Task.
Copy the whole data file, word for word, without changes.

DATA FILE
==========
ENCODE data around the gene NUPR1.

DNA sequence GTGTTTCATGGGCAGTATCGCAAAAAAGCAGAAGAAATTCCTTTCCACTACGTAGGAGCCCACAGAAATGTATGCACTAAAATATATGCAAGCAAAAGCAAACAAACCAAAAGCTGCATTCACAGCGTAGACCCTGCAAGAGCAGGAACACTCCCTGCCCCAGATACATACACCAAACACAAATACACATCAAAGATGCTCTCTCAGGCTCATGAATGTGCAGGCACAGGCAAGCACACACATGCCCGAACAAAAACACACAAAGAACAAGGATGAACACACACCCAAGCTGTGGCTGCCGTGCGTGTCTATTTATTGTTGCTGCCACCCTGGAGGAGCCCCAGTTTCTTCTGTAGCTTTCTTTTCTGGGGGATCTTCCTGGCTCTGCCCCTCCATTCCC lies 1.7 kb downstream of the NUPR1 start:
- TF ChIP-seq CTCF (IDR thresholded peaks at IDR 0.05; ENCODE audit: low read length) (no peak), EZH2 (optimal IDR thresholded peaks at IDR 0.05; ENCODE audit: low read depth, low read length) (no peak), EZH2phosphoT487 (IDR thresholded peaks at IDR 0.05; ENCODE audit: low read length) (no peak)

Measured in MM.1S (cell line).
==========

ENCODE data around the gene NUPR1.

DNA sequence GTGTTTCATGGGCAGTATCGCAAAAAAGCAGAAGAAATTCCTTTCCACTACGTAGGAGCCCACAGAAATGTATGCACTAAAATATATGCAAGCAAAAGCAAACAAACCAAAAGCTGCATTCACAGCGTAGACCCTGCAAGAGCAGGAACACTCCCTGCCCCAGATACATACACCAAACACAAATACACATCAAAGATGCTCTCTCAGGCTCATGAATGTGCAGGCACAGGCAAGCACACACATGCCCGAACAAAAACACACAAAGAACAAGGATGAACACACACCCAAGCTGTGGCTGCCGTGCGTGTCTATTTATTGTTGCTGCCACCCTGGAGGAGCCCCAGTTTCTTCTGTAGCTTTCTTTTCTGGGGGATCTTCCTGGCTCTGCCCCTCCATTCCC lies 1.7 kb downstream of the NUPR1 start:
- TF ChIP-seq CTCF (IDR thresholded peaks at IDR 0.05; ENCODE audit: low read length) (no peak), EZH2 (optimal IDR thresholded peaks at IDR 0.05; ENCODE audit: low read depth, low read length) (no peak), EZH2phosphoT487 (IDR thresholded peaks at IDR 0.05; ENCODE audit: low read length) (no peak)

Measured in MM.1S (cell line).